Russia and NATO in the Baltics (NSC)

Educator Overview

Case Overview

Set in July 2016. Since Russia’s annexation of the Ukrainian peninsula of Crimea in 2014, the United States has debated how to best support the Baltic States, three small countries wedged between Russia and the Baltic Sea. Those states—Estonia, Latvia, and Lithuania—are fellow members of the North Atlantic Treaty Organization (NATO), which the United States is bound by treaty to help defend. Given Russia’s willingness to openly flout the sovereignty of its neighbors and its increasingly aggressive military presence in the Baltic region, the United States worries that Russia could continue an expansionist policy. 

Before the biennial NATO summit, the U.S. National Security Council (NSC) will convene to determine a policy to address Baltic security that the United States will articulate at the gathering. As the NSC deliberates, it needs to consider the possibility that Russian actions in Ukraine could be replayed in the Baltics.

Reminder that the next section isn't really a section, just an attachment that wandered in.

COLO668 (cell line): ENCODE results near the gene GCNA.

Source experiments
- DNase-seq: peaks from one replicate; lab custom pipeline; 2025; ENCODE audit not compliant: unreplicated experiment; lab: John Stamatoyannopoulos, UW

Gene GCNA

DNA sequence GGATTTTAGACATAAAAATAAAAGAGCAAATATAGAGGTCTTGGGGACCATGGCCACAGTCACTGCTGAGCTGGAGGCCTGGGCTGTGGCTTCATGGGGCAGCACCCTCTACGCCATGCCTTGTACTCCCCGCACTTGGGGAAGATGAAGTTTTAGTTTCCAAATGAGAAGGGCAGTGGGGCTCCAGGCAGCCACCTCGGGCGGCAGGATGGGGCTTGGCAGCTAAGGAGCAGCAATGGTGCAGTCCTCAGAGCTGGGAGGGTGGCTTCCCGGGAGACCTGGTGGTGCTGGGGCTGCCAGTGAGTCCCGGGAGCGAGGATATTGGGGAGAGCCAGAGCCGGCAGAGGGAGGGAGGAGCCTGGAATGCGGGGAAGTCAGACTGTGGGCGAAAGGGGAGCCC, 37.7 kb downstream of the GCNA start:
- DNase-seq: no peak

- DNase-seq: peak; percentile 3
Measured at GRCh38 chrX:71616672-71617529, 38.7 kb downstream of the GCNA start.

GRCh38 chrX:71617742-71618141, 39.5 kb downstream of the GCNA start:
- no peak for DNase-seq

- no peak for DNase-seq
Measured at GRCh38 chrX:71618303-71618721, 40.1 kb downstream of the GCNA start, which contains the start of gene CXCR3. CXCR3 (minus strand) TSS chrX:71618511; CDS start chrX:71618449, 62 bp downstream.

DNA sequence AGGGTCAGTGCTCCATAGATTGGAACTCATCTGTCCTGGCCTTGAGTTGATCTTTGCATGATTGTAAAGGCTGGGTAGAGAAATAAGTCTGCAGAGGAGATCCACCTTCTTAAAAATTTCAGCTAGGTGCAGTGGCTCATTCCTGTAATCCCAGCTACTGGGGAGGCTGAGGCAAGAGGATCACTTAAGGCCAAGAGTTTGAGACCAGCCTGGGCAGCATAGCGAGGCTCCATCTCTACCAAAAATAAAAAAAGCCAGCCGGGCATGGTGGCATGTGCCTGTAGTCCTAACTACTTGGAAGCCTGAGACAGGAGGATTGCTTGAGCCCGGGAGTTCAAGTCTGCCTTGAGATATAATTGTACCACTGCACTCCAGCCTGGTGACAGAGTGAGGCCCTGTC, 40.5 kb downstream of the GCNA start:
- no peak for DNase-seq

Decision Point

American policymakers need to decide how to support the Baltic states now that Russia has annexed Crimea. Russia’s willingness to openly flout the sovereignty of its neighbors leaves the United States worried Russia could continue an expansionist policy. 

Underscoring that fear was Russia’s increasingly aggressive military presence in the Baltic region. In the years before the annexation of Crimea, the territory around the Baltics had seen Russian military buildup, including increased submarine patrols around NATO territory, military drills, and air patrols. In April 2016, tensions flared after the White House reported that a Russian plane had flown “dangerously close” to a U.S. ship and a Polish plane in the Baltic Sea. In a separate incident later that month, a Russian fighter jet came within one hundred feet of an American reconnaissance plane over the Baltic Sea. During the following months, Latvia several times identified Russian military ships and aircraft near its waters and airspace.